“A Denver police union president linked immigration to the opioid crisis during a congressional hearing Thursday,” reports The Coloradoan in Fort Collins. “But it’s not an idea that Larimer County law enforcement is rushing to embrace. Det. Nick Rogers, the president of the Denver Police Protective Association, argued  that sanctuary cities — cities in which local governments limit how much they will work with U.S. Immigration and Customs Enforcement agency on immigration enforcement — make it more difficult for police to deal with and deport drug dealers. “… it became apparent the source of the heroin was coming from Mexico and the parties selling it were also from Mexico and Honduras,” Rogers wrote in his written testimony for the subcommittee of the U.S. House of Representatives. ‘Early on, I found that almost all the buyers of the heroin were middle class, white, young adults from the three suburbs.'”

“The Boulder City Council will revisit on Tuesday the question of how much money commercial developers should be required to pay into the city’s affordable housing fund,” reports The Boulder Daily Camera. “Just 14 months ago, the council, under a different makeup, raised what is called the affordable housing linkage fee from $9.53 per square foot — at the time, already the highest in any city between the country’s coasts — to $12. The vote was 6-3. But in November, voters delivered a new, slow-growth majority on the council, and four of the five candidates who won seats had included in their platforms promises to raise the linkage fee, which they and many others in Boulder believe is inadequate.”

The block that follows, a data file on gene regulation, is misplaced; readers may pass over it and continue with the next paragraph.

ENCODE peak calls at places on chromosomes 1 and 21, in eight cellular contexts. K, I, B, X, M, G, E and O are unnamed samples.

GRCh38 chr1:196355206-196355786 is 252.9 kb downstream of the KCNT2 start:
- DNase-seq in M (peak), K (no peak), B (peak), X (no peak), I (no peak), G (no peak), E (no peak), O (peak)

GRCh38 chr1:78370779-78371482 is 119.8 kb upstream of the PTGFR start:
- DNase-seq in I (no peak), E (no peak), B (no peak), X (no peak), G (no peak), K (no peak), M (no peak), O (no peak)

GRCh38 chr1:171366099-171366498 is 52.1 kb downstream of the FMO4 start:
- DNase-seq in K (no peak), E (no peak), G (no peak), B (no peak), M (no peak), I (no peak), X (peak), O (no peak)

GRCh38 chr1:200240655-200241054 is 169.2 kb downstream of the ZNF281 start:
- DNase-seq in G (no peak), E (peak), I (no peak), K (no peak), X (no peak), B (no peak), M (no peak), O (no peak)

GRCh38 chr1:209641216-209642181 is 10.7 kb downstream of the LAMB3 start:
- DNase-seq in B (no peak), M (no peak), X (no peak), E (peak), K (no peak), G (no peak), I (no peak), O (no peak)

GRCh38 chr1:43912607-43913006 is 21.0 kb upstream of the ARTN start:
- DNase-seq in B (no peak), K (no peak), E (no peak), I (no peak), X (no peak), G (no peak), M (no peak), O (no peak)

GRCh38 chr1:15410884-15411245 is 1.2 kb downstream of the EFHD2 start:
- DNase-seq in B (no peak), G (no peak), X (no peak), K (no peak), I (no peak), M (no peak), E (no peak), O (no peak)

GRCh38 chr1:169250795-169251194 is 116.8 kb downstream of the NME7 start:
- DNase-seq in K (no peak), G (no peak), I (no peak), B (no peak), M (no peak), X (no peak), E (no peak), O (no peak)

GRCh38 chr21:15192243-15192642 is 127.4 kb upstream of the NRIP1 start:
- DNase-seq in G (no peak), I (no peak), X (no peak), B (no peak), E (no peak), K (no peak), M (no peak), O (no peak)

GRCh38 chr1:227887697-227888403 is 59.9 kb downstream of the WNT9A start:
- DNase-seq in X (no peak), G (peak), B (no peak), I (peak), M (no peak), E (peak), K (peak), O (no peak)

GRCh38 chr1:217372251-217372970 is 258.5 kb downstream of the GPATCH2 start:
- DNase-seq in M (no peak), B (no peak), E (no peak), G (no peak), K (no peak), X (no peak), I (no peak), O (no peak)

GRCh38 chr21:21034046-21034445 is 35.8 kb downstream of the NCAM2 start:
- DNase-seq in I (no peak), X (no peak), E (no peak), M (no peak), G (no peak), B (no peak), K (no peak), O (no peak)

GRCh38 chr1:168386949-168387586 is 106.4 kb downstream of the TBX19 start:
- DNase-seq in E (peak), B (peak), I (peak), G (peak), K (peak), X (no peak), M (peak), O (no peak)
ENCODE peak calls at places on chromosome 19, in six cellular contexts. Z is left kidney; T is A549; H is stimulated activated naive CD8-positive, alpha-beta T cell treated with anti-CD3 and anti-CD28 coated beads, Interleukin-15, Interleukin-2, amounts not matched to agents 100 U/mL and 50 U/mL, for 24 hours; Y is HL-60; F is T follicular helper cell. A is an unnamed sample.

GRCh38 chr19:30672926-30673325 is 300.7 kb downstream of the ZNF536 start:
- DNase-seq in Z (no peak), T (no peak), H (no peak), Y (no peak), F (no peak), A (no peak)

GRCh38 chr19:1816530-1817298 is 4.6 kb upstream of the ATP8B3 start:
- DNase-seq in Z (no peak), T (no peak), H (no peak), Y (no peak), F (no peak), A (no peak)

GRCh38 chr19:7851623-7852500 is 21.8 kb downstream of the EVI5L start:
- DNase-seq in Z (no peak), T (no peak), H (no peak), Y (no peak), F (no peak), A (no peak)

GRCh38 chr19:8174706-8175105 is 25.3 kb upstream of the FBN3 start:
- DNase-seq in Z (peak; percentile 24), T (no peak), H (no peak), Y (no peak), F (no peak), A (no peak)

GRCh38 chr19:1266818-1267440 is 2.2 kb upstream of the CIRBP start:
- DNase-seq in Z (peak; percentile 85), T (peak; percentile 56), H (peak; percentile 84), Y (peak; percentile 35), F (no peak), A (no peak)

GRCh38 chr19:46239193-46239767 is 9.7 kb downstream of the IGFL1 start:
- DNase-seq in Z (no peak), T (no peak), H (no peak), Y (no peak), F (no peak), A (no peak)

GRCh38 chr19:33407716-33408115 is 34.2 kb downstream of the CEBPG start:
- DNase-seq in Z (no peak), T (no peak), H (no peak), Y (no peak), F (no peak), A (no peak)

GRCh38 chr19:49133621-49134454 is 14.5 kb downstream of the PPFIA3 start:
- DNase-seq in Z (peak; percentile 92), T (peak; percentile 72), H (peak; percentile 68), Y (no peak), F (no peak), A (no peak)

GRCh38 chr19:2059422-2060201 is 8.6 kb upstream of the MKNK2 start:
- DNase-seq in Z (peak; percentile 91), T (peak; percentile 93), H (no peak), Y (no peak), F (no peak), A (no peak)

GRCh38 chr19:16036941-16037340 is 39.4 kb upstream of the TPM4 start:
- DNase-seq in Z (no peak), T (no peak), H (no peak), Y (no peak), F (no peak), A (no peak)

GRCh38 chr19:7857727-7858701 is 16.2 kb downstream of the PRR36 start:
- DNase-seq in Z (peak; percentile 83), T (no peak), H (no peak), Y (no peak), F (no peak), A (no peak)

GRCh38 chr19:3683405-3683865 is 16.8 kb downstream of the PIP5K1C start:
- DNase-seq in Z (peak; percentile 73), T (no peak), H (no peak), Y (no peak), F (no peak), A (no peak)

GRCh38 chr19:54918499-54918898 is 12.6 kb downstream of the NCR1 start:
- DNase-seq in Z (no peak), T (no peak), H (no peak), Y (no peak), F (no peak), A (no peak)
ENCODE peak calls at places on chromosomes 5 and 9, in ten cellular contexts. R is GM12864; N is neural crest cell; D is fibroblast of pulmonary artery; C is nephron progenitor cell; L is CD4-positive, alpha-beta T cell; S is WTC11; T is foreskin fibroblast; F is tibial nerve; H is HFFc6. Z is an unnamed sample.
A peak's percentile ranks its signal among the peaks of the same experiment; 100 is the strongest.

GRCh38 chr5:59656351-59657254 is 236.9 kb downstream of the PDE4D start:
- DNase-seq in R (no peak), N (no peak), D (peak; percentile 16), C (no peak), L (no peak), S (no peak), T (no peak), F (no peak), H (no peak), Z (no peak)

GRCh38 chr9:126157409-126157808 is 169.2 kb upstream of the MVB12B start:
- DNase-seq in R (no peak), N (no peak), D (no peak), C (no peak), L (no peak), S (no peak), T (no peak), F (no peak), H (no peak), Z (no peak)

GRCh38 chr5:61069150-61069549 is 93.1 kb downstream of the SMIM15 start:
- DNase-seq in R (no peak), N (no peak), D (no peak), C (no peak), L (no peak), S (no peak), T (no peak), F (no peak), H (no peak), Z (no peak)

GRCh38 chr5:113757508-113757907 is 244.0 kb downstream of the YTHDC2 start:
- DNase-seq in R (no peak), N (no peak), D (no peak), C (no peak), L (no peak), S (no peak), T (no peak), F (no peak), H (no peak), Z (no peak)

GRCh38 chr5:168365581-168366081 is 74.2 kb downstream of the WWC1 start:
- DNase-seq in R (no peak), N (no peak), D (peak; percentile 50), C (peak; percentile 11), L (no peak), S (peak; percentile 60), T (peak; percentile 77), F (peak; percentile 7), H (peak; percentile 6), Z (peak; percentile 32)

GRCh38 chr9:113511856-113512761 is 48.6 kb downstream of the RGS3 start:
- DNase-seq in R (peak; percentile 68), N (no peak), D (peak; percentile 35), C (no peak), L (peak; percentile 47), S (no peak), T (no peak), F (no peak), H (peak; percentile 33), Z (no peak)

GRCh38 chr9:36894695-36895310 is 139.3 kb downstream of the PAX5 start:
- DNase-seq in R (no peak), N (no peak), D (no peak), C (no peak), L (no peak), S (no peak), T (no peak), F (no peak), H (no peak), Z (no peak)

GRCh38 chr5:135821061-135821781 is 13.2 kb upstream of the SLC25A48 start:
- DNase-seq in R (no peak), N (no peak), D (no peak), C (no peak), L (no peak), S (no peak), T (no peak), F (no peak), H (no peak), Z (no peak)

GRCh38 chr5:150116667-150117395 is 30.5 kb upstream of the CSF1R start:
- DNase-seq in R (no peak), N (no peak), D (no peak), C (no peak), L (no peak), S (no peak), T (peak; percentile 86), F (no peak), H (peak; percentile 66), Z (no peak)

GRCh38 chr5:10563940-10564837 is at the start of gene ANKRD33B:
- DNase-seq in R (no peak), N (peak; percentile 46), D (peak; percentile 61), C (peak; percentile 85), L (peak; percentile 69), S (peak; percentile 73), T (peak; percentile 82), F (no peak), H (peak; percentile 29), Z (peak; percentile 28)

“Denise Stalford never expected to fall in love with a convicted killer,” reports The Gazette in Colorado Springs. The 31-year-old Northern Ireland-native recalled the disgust she felt when she saw “Lost for Life,” a 2013 documentary about juveniles who committed crimes and are serving life in prison without parole. The film started with the gory details of Idaho killers Brian Lee Draper and Torey Michael Adamcik, who in 2006 killed their high school classmate Cassie Jo Stoddart. “I had no sympathy whatsoever for the first people who came on,” she told The Gazette earlier this month in a video interview from her home in Ireland.”